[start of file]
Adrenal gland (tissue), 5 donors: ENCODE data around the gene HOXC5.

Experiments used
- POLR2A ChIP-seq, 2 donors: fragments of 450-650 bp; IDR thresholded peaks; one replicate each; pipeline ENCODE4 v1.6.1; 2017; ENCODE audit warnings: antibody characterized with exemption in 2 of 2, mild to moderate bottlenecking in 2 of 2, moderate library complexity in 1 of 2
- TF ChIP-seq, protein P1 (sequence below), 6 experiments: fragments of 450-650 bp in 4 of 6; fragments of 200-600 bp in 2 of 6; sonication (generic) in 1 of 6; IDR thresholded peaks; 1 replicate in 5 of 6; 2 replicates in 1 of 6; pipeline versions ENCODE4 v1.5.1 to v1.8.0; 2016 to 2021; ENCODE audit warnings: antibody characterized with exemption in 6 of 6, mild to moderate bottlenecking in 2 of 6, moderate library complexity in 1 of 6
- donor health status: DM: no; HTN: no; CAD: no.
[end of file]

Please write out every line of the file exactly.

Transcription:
Adrenal gland (tissue), 5 donors: ENCODE data around the gene HOXC5.

Experiments used
- POLR2A ChIP-seq, 2 donors: fragments of 450-650 bp; IDR thresholded peaks; one replicate each; pipeline ENCODE4 v1.6.1; 2017; ENCODE audit warnings: antibody characterized with exemption in 2 of 2, mild to moderate bottlenecking in 2 of 2, moderate library complexity in 1 of 2
- TF ChIP-seq, protein P1 (sequence below), 6 experiments: fragments of 450-650 bp in 4 of 6; fragments of 200-600 bp in 2 of 6; sonication (generic) in 1 of 6; IDR thresholded peaks; 1 replicate in 5 of 6; 2 replicates in 1 of 6; pipeline versions ENCODE4 v1.5.1 to v1.8.0; 2016 to 2021; ENCODE audit warnings: antibody characterized with exemption in 6 of 6, mild to moderate bottlenecking in 2 of 6, moderate library complexity in 1 of 6
- donor health status: DM: no; HTN: no; CAD: no.